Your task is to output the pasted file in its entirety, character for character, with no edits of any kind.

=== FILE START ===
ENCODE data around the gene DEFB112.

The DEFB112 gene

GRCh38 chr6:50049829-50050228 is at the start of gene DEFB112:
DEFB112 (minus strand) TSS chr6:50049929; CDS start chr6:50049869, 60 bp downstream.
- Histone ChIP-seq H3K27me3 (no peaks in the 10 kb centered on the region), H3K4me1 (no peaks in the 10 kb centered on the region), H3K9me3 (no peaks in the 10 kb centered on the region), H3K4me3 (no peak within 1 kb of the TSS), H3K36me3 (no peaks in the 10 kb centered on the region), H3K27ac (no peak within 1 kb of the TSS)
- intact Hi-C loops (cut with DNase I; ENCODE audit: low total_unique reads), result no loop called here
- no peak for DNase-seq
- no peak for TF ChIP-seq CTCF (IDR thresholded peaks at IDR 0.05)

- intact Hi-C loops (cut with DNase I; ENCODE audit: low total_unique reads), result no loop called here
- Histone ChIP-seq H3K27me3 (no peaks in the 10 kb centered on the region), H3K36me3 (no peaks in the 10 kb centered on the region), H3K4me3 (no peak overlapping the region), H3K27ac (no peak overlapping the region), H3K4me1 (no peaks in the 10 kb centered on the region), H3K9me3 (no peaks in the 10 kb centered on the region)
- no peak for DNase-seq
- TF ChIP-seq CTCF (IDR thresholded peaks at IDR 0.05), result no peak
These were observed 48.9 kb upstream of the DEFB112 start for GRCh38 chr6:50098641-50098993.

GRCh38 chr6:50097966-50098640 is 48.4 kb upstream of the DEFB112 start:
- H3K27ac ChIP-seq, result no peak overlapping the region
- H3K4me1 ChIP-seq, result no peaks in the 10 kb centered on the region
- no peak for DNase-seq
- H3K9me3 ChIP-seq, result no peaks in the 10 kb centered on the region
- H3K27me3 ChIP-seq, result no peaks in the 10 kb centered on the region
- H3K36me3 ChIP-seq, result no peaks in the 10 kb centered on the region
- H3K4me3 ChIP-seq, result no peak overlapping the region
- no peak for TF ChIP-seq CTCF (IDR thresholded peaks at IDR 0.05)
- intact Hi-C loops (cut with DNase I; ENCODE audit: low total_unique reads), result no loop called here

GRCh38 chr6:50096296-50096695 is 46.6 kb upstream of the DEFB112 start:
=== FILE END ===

ENCODE data around the gene DEFB112.

The DEFB112 gene

GRCh38 chr6:50049829-50050228 is at the start of gene DEFB112:
DEFB112 (minus strand) TSS chr6:50049929; CDS start chr6:50049869, 60 bp downstream.
- Histone ChIP-seq H3K27me3 (no peaks in the 10 kb centered on the region), H3K4me1 (no peaks in the 10 kb centered on the region), H3K9me3 (no peaks in the 10 kb centered on the region), H3K4me3 (no peak within 1 kb of the TSS), H3K36me3 (no peaks in the 10 kb centered on the region), H3K27ac (no peak within 1 kb of the TSS)
- intact Hi-C loops (cut with DNase I; ENCODE audit: low total_unique reads), result no loop called here
- no peak for DNase-seq
- no peak for TF ChIP-seq CTCF (IDR thresholded peaks at IDR 0.05)

- intact Hi-C loops (cut with DNase I; ENCODE audit: low total_unique reads), result no loop called here
- Histone ChIP-seq H3K27me3 (no peaks in the 10 kb centered on the region), H3K36me3 (no peaks in the 10 kb centered on the region), H3K4me3 (no peak overlapping the region), H3K27ac (no peak overlapping the region), H3K4me1 (no peaks in the 10 kb centered on the region), H3K9me3 (no peaks in the 10 kb centered on the region)
- no peak for DNase-seq
- TF ChIP-seq CTCF (IDR thresholded peaks at IDR 0.05), result no peak
These were observed 48.9 kb upstream of the DEFB112 start for GRCh38 chr6:50098641-50098993.

GRCh38 chr6:50097966-50098640 is 48.4 kb upstream of the DEFB112 start:
- H3K27ac ChIP-seq, result no peak overlapping the region
- H3K4me1 ChIP-seq, result no peaks in the 10 kb centered on the region
- no peak for DNase-seq
- H3K9me3 ChIP-seq, result no peaks in the 10 kb centered on the region
- H3K27me3 ChIP-seq, result no peaks in the 10 kb centered on the region
- H3K36me3 ChIP-seq, result no peaks in the 10 kb centered on the region
- H3K4me3 ChIP-seq, result no peak overlapping the region
- no peak for TF ChIP-seq CTCF (IDR thresholded peaks at IDR 0.05)
- intact Hi-C loops (cut with DNase I; ENCODE audit: low total_unique reads), result no loop called here

GRCh38 chr6:50096296-50096695 is 46.6 kb upstream of the DEFB112 start: